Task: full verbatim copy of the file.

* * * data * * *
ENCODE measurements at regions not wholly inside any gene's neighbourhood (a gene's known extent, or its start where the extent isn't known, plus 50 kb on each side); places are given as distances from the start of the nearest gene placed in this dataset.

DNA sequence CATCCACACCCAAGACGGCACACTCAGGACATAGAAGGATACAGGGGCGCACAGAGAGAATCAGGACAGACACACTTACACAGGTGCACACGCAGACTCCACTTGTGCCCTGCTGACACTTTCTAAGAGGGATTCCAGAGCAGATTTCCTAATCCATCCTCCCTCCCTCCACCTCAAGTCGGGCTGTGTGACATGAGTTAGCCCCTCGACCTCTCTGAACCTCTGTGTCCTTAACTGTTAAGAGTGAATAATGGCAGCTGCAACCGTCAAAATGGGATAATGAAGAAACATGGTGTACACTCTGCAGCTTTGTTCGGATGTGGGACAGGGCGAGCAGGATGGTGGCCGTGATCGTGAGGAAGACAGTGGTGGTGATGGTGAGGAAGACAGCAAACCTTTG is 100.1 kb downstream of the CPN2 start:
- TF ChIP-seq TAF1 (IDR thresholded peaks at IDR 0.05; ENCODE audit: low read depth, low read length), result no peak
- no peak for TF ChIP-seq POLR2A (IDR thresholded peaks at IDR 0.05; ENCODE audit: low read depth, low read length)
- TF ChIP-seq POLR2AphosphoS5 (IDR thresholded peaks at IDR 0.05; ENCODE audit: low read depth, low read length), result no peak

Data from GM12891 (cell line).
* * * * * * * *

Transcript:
ENCODE measurements at regions not wholly inside any gene's neighbourhood (a gene's known extent, or its start where the extent isn't known, plus 50 kb on each side); places are given as distances from the start of the nearest gene placed in this dataset.

DNA sequence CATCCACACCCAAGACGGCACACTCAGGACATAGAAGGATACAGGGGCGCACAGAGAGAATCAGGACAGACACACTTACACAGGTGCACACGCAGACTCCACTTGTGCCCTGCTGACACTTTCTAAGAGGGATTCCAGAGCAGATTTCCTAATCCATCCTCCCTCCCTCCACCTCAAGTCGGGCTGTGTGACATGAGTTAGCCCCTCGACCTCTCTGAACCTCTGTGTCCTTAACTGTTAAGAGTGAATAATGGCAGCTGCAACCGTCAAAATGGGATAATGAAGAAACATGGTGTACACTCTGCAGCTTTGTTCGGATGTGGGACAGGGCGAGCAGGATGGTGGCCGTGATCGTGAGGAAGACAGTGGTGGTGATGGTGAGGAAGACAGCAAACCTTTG is 100.1 kb downstream of the CPN2 start:
- TF ChIP-seq TAF1 (IDR thresholded peaks at IDR 0.05; ENCODE audit: low read depth, low read length), result no peak
- no peak for TF ChIP-seq POLR2A (IDR thresholded peaks at IDR 0.05; ENCODE audit: low read depth, low read length)
- TF ChIP-seq POLR2AphosphoS5 (IDR thresholded peaks at IDR 0.05; ENCODE audit: low read depth, low read length), result no peak

Data from GM12891 (cell line).